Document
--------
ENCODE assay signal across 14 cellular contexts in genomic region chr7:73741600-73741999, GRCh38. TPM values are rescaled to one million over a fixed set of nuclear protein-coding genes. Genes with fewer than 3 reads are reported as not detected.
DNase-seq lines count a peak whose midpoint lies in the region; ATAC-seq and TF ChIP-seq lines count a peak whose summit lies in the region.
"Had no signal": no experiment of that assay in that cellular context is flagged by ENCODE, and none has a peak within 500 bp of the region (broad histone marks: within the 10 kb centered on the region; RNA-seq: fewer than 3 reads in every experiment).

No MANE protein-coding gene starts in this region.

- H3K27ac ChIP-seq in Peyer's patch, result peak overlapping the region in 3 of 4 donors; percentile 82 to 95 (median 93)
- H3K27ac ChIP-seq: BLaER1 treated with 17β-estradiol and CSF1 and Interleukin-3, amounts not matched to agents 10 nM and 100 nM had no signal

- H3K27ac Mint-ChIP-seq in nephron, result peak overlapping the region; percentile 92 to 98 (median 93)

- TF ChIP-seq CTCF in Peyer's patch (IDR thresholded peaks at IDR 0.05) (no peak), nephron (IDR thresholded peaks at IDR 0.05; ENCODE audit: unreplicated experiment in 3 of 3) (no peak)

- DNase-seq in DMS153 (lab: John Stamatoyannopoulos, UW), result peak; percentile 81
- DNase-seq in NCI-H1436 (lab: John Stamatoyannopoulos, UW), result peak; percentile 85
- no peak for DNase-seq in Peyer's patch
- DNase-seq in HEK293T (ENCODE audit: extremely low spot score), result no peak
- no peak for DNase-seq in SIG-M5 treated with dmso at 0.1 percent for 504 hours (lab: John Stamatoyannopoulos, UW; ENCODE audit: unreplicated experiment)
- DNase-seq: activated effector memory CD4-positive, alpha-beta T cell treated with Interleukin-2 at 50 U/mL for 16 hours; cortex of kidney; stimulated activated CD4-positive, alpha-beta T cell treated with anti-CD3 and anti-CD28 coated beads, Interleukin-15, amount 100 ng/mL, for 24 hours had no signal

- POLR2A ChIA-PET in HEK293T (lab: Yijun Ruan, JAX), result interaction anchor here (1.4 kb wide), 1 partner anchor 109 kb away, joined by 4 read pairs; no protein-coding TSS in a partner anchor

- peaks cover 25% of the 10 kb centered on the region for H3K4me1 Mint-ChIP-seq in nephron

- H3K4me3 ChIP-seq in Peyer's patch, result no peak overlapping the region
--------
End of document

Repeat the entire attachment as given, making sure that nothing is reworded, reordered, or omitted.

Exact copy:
ENCODE assay signal across 14 cellular contexts in genomic region chr7:73741600-73741999, GRCh38. TPM values are rescaled to one million over a fixed set of nuclear protein-coding genes. Genes with fewer than 3 reads are reported as not detected.
DNase-seq lines count a peak whose midpoint lies in the region; ATAC-seq and TF ChIP-seq lines count a peak whose summit lies in the region.
"Had no signal": no experiment of that assay in that cellular context is flagged by ENCODE, and none has a peak within 500 bp of the region (broad histone marks: within the 10 kb centered on the region; RNA-seq: fewer than 3 reads in every experiment).

No MANE protein-coding gene starts in this region.

- H3K27ac ChIP-seq in Peyer's patch, result peak overlapping the region in 3 of 4 donors; percentile 82 to 95 (median 93)
- H3K27ac ChIP-seq: BLaER1 treated with 17β-estradiol and CSF1 and Interleukin-3, amounts not matched to agents 10 nM and 100 nM had no signal

- H3K27ac Mint-ChIP-seq in nephron, result peak overlapping the region; percentile 92 to 98 (median 93)

- TF ChIP-seq CTCF in Peyer's patch (IDR thresholded peaks at IDR 0.05) (no peak), nephron (IDR thresholded peaks at IDR 0.05; ENCODE audit: unreplicated experiment in 3 of 3) (no peak)

- DNase-seq in DMS153 (lab: John Stamatoyannopoulos, UW), result peak; percentile 81
- DNase-seq in NCI-H1436 (lab: John Stamatoyannopoulos, UW), result peak; percentile 85
- no peak for DNase-seq in Peyer's patch
- DNase-seq in HEK293T (ENCODE audit: extremely low spot score), result no peak
- no peak for DNase-seq in SIG-M5 treated with dmso at 0.1 percent for 504 hours (lab: John Stamatoyannopoulos, UW; ENCODE audit: unreplicated experiment)
- DNase-seq: activated effector memory CD4-positive, alpha-beta T cell treated with Interleukin-2 at 50 U/mL for 16 hours; cortex of kidney; stimulated activated CD4-positive, alpha-beta T cell treated with anti-CD3 and anti-CD28 coated beads, Interleukin-15, amount 100 ng/mL, for 24 hours had no signal

- POLR2A ChIA-PET in HEK293T (lab: Yijun Ruan, JAX), result interaction anchor here (1.4 kb wide), 1 partner anchor 109 kb away, joined by 4 read pairs; no protein-coding TSS in a partner anchor

- peaks cover 25% of the 10 kb centered on the region for H3K4me1 Mint-ChIP-seq in nephron

- H3K4me3 ChIP-seq in Peyer's patch, result no peak overlapping the region